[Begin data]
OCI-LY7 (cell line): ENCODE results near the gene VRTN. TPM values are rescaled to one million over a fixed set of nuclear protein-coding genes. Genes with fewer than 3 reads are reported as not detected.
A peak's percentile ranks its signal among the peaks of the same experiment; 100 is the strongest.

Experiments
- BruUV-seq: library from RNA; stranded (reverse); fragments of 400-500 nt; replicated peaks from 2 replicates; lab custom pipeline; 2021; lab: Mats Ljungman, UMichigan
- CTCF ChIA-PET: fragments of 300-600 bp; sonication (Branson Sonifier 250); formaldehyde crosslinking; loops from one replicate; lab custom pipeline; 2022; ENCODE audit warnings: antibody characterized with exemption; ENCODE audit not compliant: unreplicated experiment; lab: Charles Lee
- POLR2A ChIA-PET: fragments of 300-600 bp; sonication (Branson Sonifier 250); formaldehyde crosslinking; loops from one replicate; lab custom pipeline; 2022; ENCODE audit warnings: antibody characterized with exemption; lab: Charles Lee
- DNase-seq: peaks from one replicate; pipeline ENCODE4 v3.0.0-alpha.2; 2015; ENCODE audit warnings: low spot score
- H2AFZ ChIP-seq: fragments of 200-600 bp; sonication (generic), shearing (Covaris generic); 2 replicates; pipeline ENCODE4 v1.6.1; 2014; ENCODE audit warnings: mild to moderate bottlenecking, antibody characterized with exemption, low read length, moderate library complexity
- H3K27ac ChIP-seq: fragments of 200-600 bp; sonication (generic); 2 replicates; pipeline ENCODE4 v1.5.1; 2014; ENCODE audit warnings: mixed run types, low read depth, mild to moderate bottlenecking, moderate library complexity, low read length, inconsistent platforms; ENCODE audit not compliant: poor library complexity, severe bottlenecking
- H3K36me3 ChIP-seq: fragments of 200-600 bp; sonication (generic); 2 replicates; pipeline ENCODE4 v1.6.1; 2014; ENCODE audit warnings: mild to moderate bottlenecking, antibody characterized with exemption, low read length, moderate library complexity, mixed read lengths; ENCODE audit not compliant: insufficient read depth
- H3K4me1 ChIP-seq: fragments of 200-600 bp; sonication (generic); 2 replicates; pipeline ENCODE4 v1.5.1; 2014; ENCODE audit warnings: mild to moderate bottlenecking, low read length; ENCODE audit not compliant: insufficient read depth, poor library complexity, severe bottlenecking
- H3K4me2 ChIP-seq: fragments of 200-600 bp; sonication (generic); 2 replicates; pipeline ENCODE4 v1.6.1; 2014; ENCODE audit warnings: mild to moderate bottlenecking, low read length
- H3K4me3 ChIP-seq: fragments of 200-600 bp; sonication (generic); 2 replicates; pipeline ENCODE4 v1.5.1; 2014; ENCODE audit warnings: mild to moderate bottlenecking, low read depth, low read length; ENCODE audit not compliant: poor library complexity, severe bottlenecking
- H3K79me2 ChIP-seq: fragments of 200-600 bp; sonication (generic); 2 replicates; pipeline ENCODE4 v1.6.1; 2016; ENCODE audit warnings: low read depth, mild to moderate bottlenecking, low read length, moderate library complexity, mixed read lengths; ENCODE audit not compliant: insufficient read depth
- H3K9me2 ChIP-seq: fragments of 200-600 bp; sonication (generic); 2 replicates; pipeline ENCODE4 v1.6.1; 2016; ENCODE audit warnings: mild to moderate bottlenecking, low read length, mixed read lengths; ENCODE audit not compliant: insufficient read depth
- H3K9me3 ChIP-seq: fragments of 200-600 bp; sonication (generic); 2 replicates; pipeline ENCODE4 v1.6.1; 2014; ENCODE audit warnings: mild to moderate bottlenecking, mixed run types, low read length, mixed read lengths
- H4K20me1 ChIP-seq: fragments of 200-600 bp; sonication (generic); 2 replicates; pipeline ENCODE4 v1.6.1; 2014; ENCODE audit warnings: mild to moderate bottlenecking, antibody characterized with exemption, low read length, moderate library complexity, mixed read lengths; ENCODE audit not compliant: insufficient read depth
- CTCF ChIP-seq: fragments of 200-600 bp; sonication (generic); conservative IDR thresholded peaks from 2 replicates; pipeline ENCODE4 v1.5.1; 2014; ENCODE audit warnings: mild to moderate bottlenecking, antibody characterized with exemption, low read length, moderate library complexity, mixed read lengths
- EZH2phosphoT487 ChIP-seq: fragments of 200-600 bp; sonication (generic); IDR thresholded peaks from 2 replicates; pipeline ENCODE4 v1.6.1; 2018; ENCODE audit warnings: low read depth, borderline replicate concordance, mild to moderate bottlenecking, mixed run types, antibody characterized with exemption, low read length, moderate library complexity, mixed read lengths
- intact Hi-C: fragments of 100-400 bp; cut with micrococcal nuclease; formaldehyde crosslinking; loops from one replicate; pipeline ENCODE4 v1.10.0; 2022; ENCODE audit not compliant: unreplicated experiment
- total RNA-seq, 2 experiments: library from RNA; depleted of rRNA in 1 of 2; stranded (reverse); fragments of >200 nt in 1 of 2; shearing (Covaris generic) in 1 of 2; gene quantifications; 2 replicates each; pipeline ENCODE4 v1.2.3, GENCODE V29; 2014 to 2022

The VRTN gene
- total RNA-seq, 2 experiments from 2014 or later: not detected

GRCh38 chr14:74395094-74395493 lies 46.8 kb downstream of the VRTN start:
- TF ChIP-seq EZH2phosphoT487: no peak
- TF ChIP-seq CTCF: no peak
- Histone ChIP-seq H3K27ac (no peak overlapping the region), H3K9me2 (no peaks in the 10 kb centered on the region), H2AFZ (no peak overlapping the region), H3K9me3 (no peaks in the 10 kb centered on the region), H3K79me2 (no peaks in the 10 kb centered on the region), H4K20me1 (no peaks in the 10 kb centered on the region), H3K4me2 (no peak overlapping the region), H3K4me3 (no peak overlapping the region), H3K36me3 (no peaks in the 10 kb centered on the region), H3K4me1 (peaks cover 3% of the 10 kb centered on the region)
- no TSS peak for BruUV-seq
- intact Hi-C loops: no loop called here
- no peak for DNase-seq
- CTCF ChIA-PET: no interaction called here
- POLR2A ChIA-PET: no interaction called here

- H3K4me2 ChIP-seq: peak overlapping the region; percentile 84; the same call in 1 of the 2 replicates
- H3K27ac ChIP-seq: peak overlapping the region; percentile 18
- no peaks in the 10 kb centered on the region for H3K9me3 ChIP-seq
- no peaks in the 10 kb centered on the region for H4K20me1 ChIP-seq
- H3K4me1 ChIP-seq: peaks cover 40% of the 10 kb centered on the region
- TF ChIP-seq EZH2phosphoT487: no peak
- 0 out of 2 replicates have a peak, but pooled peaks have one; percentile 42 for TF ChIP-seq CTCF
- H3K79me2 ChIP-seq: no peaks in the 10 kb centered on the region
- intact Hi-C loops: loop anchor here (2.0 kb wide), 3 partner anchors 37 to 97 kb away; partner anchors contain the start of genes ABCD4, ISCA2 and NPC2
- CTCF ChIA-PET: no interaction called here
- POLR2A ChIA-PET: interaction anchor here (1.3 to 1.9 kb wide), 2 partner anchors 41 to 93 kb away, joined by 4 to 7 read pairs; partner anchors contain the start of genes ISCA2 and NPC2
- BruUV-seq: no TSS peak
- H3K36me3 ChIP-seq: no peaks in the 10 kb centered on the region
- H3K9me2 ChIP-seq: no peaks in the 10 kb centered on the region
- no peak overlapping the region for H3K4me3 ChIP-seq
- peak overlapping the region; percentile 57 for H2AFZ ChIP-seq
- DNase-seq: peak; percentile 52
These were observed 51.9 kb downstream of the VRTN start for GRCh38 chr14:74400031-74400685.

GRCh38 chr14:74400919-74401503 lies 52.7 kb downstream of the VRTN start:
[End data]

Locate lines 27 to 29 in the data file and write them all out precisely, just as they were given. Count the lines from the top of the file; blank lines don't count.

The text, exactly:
- Histone ChIP-seq H3K27ac (no peak overlapping the region), H3K9me2 (no peaks in the 10 kb centered on the region), H2AFZ (no peak overlapping the region), H3K9me3 (no peaks in the 10 kb centered on the region), H3K79me2 (no peaks in the 10 kb centered on the region), H4K20me1 (no peaks in the 10 kb centered on the region), H3K4me2 (no peak overlapping the region), H3K4me3 (no peak overlapping the region), H3K36me3 (no peaks in the 10 kb centered on the region), H3K4me1 (peaks cover 3% of the 10 kb centered on the region)
- no TSS peak for BruUV-seq
- intact Hi-C loops: no loop called here